Today, of course, minimalist or otherwise, Harmonielehre is firmly accepted in the orchestral canon – and rightly so, as it is an extraordinary piece; utterly individual and yet managing to reference composers as diverse as Wagner, Mahler, Debussy and Stravinsky in a profound symphonic journey through aesthetic crisis to breakthrough and renewal. This evening’s performance, conducted by minimalist interpreter extraordinaire, Dennis Russell Davies, brought Adams’ glimmering textures and rollercoaster momentum surgingly to life. From the walloping E minor chords of the first movement, to the eerie dissolving and coalescing of the second movement (The Amfortas Wound) and the brilliant, almost pointillist, orchestral richness of the third (Meister Eckhardt and Quakie), there was both grandeur and delicacy aplenty from this excellent orchestra, here making its Welsh debut.
Clearly, both the orchestra and their artistic director of some five years know this piece inside out, and they plunged beneath its seething surface to produce the depth of sound so crucial to Adams’ lavish, yet translucent scoring. But for all that, I had the feeling that the players were showing signs of wear as they drew towards the end of their punishing UK tour; this being the penultimate of seven concerts presenting four separate concert programmes within just a week. Not that there was anything overtly wrong or lacking in the performance, just the quiet sense that the orchestra was not as on fire as it could have been.
Still, the players had already acquitted themselves with distinction in the first half – and perhaps a fuller audience might have encouraged them further. As it was, both the Pärt and the Glass were extremely well played. Arvo Pärt is, of course, oft-saddled with the usually pejorative ‘holy minimalist’ label due to the mysticism and devotion to matters of Orthodox belief that permeate his music, as well as its apparent simplicity. That this is both misleading and unhelpful would require too much space to unravel here; suffice it to say that the composer has achieved huge popularity despite this – though it is high time that other fine Estonian composers were allowed to do more than peep out from behind his coat-tails. “These Words …” was full of Pärt’s characteristic and highly appealing resonant stillness, and would make an enticing introduction to his 4th Symphony of 2008-9, which utilises its material in the second movement, to those unfamiliar with the longer work.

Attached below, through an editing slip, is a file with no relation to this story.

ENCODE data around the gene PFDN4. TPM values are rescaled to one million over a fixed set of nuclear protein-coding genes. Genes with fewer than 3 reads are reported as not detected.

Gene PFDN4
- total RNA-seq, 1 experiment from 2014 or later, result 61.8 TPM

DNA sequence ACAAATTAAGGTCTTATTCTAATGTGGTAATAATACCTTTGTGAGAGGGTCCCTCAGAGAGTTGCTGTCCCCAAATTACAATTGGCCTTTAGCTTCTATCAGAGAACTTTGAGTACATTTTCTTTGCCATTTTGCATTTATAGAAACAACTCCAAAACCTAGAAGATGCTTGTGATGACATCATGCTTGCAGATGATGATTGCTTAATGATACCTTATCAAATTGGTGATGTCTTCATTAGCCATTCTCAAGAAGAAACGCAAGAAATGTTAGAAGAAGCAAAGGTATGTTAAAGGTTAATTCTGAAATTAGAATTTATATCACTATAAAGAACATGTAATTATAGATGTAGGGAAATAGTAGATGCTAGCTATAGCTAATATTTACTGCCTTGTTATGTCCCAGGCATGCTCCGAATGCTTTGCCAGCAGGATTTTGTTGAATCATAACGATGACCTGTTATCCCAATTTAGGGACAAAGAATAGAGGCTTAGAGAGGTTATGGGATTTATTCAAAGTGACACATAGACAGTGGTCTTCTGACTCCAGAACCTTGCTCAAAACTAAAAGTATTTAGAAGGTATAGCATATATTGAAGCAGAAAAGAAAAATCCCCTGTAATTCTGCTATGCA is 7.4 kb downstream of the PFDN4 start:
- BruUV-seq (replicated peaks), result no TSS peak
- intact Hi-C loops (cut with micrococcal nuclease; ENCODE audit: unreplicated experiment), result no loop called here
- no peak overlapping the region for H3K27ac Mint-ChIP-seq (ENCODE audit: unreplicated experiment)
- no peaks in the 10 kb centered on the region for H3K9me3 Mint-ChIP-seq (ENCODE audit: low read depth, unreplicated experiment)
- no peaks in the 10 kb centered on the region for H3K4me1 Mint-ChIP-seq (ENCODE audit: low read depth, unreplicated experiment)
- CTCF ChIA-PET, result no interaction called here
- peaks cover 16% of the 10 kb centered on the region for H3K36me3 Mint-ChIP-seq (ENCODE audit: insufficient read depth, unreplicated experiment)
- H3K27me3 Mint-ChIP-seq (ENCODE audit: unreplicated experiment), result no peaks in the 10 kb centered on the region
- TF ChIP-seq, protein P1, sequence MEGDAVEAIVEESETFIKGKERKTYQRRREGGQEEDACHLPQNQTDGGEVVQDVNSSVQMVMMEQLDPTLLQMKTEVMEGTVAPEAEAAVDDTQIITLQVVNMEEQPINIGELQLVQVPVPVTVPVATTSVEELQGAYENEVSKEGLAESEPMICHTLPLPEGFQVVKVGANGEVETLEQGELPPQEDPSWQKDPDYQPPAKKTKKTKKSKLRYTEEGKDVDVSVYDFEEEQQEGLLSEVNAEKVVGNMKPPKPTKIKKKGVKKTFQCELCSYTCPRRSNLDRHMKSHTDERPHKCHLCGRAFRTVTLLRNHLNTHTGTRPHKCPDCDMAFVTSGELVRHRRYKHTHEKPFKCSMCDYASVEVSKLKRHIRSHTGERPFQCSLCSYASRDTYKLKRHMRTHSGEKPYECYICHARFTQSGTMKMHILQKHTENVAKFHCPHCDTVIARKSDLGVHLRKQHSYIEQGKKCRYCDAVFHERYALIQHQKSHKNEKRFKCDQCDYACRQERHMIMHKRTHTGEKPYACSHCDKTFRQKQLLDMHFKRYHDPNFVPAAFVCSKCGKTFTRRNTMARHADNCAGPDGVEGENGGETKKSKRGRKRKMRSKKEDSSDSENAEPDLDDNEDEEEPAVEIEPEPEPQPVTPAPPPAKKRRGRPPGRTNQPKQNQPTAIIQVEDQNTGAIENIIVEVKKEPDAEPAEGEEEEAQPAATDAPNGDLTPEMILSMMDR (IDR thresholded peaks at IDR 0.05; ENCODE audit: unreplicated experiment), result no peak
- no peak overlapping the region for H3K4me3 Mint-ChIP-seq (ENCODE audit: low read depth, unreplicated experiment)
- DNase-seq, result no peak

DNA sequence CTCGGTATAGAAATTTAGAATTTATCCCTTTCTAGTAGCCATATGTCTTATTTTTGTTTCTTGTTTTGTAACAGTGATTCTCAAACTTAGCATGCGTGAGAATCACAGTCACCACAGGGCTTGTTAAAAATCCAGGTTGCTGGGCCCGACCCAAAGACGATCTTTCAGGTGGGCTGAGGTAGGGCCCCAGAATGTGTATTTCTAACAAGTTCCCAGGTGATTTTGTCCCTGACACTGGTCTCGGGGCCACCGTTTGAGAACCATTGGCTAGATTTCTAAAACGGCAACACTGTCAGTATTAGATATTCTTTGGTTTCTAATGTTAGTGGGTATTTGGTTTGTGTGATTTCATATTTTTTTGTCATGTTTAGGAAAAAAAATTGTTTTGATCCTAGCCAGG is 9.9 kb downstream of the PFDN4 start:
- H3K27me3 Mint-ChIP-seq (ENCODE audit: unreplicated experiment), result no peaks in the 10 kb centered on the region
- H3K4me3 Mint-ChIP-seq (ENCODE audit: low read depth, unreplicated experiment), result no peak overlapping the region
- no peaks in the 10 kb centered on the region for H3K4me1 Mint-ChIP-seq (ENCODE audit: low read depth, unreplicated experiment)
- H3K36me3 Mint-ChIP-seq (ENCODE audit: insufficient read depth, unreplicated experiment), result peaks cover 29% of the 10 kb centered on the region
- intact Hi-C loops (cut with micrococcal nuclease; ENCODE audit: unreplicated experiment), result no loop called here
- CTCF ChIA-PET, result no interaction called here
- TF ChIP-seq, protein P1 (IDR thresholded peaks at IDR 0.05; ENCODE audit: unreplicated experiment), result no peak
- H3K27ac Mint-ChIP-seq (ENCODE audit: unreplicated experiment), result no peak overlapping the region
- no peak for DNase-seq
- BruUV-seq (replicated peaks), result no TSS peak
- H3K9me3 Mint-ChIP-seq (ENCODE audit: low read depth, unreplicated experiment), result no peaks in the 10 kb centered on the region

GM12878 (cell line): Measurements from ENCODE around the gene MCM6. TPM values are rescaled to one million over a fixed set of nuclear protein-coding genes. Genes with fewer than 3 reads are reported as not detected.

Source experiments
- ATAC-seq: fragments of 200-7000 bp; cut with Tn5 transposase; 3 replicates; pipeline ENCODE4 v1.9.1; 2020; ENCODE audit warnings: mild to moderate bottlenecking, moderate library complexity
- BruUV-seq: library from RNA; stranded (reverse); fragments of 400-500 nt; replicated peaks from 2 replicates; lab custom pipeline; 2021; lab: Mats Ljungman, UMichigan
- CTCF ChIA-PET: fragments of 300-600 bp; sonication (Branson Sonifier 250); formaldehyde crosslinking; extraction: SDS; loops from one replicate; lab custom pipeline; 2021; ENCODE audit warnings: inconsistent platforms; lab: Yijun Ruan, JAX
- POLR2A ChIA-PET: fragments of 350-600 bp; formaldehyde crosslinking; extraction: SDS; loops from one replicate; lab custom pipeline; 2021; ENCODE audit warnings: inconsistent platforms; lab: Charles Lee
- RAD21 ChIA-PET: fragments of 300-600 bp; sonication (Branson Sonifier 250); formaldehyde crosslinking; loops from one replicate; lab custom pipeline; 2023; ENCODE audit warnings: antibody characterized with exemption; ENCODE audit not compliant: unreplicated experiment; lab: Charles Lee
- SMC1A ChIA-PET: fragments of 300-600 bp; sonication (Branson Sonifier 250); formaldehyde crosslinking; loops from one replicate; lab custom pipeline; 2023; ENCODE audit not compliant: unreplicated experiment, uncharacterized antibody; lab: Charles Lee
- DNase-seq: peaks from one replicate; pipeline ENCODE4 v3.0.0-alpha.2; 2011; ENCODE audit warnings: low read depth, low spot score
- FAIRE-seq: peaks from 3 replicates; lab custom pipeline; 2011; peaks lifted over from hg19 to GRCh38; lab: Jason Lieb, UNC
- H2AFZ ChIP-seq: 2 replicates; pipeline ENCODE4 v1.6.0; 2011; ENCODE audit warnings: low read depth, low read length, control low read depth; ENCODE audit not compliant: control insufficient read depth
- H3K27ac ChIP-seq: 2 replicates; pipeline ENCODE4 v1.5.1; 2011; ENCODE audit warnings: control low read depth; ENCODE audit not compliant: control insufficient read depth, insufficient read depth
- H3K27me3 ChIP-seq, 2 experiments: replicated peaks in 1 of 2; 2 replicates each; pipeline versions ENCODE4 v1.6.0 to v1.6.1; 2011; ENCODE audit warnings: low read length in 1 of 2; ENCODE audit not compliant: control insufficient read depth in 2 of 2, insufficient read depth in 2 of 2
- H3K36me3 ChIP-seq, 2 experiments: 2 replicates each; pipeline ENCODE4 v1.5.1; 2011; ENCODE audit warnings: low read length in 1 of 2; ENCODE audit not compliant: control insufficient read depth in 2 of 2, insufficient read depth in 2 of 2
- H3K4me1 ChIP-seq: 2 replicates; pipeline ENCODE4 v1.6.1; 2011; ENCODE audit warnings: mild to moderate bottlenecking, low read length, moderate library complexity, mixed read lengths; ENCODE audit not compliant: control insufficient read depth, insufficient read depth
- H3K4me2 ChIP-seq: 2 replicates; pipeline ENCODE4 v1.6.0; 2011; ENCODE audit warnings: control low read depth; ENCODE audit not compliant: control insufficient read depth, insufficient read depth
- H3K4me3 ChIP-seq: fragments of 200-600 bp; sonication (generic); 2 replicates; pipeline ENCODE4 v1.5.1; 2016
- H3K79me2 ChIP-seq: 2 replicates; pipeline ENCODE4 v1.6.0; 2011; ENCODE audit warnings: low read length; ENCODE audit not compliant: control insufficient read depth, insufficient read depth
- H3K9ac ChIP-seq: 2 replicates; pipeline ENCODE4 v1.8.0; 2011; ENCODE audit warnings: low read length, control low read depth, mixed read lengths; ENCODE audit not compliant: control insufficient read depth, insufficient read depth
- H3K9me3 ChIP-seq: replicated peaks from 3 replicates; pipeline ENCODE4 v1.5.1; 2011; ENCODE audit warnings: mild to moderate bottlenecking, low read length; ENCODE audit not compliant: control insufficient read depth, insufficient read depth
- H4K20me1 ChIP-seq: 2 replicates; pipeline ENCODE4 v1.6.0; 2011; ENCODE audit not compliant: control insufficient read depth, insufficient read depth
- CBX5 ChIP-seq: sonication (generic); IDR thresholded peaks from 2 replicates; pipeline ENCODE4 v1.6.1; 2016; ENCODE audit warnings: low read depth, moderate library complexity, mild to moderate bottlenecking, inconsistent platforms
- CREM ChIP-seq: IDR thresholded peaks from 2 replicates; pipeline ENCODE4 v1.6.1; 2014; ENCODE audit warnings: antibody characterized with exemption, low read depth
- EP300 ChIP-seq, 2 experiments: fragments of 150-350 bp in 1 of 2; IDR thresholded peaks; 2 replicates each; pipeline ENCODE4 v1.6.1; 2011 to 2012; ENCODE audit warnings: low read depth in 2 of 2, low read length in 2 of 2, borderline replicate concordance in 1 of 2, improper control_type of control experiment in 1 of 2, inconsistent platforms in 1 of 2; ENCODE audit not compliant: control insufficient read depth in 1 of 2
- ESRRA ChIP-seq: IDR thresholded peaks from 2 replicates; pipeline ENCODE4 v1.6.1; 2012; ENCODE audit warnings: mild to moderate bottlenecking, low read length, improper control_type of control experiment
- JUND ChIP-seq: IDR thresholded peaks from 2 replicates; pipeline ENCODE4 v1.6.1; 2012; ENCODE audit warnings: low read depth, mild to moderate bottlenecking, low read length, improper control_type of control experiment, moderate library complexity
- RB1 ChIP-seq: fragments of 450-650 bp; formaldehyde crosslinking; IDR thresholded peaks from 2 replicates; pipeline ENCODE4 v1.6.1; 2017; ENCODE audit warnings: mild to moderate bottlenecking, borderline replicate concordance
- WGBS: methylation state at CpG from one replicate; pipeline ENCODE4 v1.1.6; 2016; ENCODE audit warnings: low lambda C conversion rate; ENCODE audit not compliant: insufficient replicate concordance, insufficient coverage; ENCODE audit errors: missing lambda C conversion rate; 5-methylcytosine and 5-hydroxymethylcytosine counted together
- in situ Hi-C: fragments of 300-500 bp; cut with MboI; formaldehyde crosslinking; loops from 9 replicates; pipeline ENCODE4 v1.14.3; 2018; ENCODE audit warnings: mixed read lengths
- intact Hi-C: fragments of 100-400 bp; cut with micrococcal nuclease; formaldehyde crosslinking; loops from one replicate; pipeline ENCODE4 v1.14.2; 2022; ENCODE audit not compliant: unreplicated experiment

Glass is another composer suffering from over-exposure in my view these days, but his music remains strangely compelling, and often refreshing to hear live, no matter that he has long since become predictable and almost literally self-perpetuating. Indeed, English National Opera’s revival of his opera Satyagraha last year was stunning in all departments. The Cello Concerto No. 2 performed here in Cardiff scaled no such heights but was given a warm and lyrical rendition by soloist Matt Haimovitz. All told, at forty minutes, the piece teetered on the edge of overlong, but Haimovitz and the orchestra just about held the interest through the seven sections; a symmetrical – and non-programmatic – arrangement of material taken from Glass’s score to the 2002 film Naqoyqatski (the third of the Qatsi trilogy documenting the relationship between humans, technology and nature). Elder statesman of ‘minimalism’ he might be despite his protests, but there is no sign yet of Glass either altering his style, or of slowing his prodigious output.